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The Boeing - Airbus $77 Billion Battle Is Lighting Up Dubai

Nov. 15, 2017
5 min read
The Boeing - Airbus $77 Billion Battle Is Lighting Up Dubai
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Boeing and Airbus have been fighting over airplane orders for decades, but the rivalry has never been on display as much as it was Wednesday at the Dubai Air Show. On the same morning, Airbus unexpectedly announced its largest order ever and Boeing immediately followed one hour later with a huge deal of its own. Together, the two orders total $77 billion dollars.

Airbus won the day with a monster commitment for 430 A320neo and A321neo single-aisle jets, totaling $49.5 billion at list prices, from the US private equity firm Indigo Partners. By number of airplanes, if not by overall price, it's the largest order ever in the history of commercial aviation for a single planemaker.

Indigo will distribute the planes among four airlines it either owns or has a stake in. Those are US-based Frontier Airlines, Volaris in Mexico, new Chilean airline JetSMART, and Hungary-based Wizz Air.

That was a good rebound for Airbus from the public-relations defeat Boeing handed the European company on the first day of the show, when Emirates — which had been expected to buy more Airbus A380s — said instead it had bought 40 Boeing 787s.

One hour later, Boeing countered with $27 billion from FlyDubai, the low-cost airline owned like Emirates by the Dubai government, for 225 of the 737MAX family. That might have been less money, but a top Boeing executive, who's a veteran of the Dubai event, was upbeat when TPG ran into him minutes before the announcement and asked him what the American company's response was going to be. He replied with what sounded like a barb directed at one of the Airbus customers, JetSMART, which has just begun flying.

One thing to note about both commitments is that they are memorandums of understanding, or MOUs, basically saying that a contract will be signed at a later date. There's no reason to expect they will not become orders, but at this stage, they are not formally on the books. And, those prices are list prices — far higher than what a customer really pays per unit when buying hundreds of airplanes in one go.

The biggest deal in the history of Airbus may also have been the last hurrah for John Leahy, the sales chief who is a legendary figure in aviation circles and is retiring soon. "It's one of the last deals I'll do at Airbus," he said at a press conference in the Airbus chalet at the air show.

In detail, Wizz Air is buying 146 planes (72 A320neo, 74 A321neo); Frontier 134 (100 A320neo, 34 A321neo); Volaris 80 (46 A320neo, 34 A321neo); and JetSMART 70 (56 A320neo, 14 A321neo.) Leahy said he expects a final order to be signed by the end of the year. Deliveries will begin in 2021.

Indigo Partners (no relation to Indian airline IndiGo) negotiated the deal as a single order even though it's meant for four different airlines, said Bill Franke, Indigo Partners' co-founder and managing partner.

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Those four are all low-cost or ultra-low-cost carriers, which is what makes them attractive to investors, Franke said. Growth in commercial aviation will come mostly from areas where "we are getting people off buses and trains and onto airplanes," Franke said at the Dubai announcement — and that means aircraft that are cheap to operate are key.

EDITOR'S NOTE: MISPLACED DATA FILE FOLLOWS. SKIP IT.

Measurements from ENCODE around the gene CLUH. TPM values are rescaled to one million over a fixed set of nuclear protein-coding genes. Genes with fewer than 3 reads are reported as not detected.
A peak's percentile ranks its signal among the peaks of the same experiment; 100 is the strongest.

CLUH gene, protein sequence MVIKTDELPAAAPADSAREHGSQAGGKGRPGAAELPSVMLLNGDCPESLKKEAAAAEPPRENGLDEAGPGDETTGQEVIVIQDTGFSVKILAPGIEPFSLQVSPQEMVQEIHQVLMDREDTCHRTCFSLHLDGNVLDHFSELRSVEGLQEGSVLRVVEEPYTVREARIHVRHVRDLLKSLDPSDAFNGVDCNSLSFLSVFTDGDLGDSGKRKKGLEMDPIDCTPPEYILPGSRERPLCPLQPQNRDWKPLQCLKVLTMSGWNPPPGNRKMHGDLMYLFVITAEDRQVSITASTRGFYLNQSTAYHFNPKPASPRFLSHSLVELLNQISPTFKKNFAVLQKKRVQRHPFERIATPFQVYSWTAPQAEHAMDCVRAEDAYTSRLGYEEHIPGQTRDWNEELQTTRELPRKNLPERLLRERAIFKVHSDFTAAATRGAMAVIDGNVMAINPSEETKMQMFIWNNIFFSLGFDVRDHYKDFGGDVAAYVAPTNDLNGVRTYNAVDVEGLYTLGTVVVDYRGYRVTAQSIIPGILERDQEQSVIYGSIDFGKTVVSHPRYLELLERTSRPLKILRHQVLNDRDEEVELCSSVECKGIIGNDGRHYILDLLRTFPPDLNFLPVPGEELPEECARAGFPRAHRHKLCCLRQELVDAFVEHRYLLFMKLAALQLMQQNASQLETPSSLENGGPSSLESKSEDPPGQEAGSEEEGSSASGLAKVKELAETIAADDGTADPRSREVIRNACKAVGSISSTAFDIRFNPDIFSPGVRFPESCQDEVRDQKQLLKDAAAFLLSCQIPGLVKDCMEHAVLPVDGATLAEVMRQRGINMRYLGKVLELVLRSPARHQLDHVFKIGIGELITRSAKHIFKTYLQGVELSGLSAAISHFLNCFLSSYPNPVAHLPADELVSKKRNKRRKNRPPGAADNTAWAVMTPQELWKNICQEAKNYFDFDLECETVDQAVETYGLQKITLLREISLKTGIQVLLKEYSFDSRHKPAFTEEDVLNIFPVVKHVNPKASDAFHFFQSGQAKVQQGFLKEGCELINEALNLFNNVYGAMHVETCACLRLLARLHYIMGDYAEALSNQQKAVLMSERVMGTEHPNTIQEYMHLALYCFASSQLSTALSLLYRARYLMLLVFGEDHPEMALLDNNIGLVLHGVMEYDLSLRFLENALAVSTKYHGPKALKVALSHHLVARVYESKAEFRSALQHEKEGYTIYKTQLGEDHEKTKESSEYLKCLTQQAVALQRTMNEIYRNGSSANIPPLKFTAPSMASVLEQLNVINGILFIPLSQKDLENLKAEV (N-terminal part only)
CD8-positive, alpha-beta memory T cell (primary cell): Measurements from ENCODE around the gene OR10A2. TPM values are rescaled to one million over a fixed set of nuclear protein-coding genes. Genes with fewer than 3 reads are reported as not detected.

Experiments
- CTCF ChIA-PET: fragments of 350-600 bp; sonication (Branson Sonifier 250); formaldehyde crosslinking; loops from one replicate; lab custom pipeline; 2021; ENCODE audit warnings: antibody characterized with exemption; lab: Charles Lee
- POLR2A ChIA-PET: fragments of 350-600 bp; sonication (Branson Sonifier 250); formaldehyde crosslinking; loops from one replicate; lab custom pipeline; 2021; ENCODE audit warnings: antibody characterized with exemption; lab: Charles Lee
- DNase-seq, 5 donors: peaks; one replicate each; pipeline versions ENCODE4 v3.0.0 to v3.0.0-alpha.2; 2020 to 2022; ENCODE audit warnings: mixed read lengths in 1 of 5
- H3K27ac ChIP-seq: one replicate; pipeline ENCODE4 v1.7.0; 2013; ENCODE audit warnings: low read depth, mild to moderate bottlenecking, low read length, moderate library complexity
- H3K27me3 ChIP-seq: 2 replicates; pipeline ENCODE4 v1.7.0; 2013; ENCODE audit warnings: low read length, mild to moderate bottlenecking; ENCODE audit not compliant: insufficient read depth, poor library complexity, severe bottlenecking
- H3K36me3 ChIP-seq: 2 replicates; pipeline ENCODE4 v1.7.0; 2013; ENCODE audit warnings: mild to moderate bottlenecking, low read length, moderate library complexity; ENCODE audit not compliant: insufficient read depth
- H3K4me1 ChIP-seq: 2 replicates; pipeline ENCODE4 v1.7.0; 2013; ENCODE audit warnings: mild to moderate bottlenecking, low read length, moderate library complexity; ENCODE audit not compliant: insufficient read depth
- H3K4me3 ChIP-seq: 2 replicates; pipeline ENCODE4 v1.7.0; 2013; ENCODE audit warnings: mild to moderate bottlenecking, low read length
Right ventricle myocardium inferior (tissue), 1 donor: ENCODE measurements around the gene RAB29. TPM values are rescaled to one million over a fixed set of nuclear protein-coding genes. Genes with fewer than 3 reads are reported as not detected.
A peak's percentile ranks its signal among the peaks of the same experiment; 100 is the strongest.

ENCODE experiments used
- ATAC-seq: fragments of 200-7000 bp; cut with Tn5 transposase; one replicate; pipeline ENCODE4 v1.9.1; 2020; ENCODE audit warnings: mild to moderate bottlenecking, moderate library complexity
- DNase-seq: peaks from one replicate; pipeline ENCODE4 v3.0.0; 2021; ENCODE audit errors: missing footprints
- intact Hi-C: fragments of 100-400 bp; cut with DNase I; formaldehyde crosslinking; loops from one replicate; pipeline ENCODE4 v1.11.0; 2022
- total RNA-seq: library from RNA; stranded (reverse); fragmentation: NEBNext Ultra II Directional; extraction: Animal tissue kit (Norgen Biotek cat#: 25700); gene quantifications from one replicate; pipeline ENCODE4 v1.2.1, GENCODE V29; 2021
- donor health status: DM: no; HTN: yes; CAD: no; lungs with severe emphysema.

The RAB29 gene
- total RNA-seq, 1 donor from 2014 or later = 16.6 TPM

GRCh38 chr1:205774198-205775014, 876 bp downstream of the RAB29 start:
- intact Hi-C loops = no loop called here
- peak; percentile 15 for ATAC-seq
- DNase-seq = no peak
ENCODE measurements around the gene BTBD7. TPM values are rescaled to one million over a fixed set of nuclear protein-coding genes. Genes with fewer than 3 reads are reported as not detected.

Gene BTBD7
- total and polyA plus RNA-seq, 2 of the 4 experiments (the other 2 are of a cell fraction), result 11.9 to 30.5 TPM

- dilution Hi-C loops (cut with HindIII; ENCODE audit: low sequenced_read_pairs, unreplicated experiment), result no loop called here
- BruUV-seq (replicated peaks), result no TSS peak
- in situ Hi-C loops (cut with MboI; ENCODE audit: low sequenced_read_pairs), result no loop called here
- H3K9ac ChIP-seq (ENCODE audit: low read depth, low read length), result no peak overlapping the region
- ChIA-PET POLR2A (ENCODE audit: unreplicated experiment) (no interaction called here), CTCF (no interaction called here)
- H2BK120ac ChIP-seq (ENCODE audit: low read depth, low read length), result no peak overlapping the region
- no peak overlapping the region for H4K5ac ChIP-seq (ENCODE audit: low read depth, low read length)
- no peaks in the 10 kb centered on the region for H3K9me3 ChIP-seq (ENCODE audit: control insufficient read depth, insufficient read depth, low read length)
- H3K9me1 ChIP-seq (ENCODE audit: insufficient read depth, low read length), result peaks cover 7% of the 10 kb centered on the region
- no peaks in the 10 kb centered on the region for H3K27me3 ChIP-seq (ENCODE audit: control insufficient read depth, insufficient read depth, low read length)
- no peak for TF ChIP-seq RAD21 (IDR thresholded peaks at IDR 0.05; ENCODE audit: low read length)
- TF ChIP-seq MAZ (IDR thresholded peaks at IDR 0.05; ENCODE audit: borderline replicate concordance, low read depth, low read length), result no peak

The Airbus A320 and a A321Neos are meant to be just that, saving fuel compared to current single-aisle jets by using new engines. "We can reduce cost by 10% compared to today," Volaris CEO Enrique Beltranena said.

That's where the real fight between the similarly sized Airbus Neos and the Boeing 737 MAX family is — about who can save airlines the most. Fleet commonality also plays a part, and all of the airlines that signed commitments to buy Neos on Wednesday already operate A320-family jets. And FlyDubai, which bought the MAX, already has Boeing 737s in its fleet.

The FlyDubai order includes three out of the four models that make up the MAX family: the MAX8, 9 and 10, said Kevin McAllister, the CEO of Boeing Commercial Airplanes. It also includes 50 options.

"It's the biggest order ever for FlyDubai," Sheikh Ahmed al Maktoum, the CEO of the airline as well as of Emirates, said. "It will help us mantain an efficient fleet." This is also the largest-ever single-aisle jet order, by number of airplanes and total value, from a Middle East carrier, according to Boeing.

Sheikh Ahmed al Maktoum and Kevin McAllister at the press conference announcing FlyDubai's order for the 737MAX. Photo by Alberto Riva / The Points Guy
Sheikh Ahmed al Maktoum and Kevin McAllister at the press conference announcing FlyDubai's order for the 737MAX. Photo by Alberto Riva / The Points Guy

FlyDubai had its first MAX8 on display at the air show, where TPG editor-at-large Zach Honig had a look at the interiors and checked out the new flat-bed business class seats, a rarity for a single-aisle jet.

Boeing also scored another 787 operator on Wednesday, with Egyptair saying it will lease six 787-9 from AerCap — which, although a leasing company and not an airline, is the biggest 787 customer in the world with 115 owned or ordered. It's not known yet whether Egyptair will put those new Dreamliners on services to the US, where it currently flies 777s in a decidedly subpar configuration.

US flyers can already get a ride in one of Frontier's Neos — the airline operates 13 of them on routes across the US from its Denver (DEN) base.

Featured image by The signing of the $49.5 billion order for Airbus. Photo by Alberto Riva / The Points Guy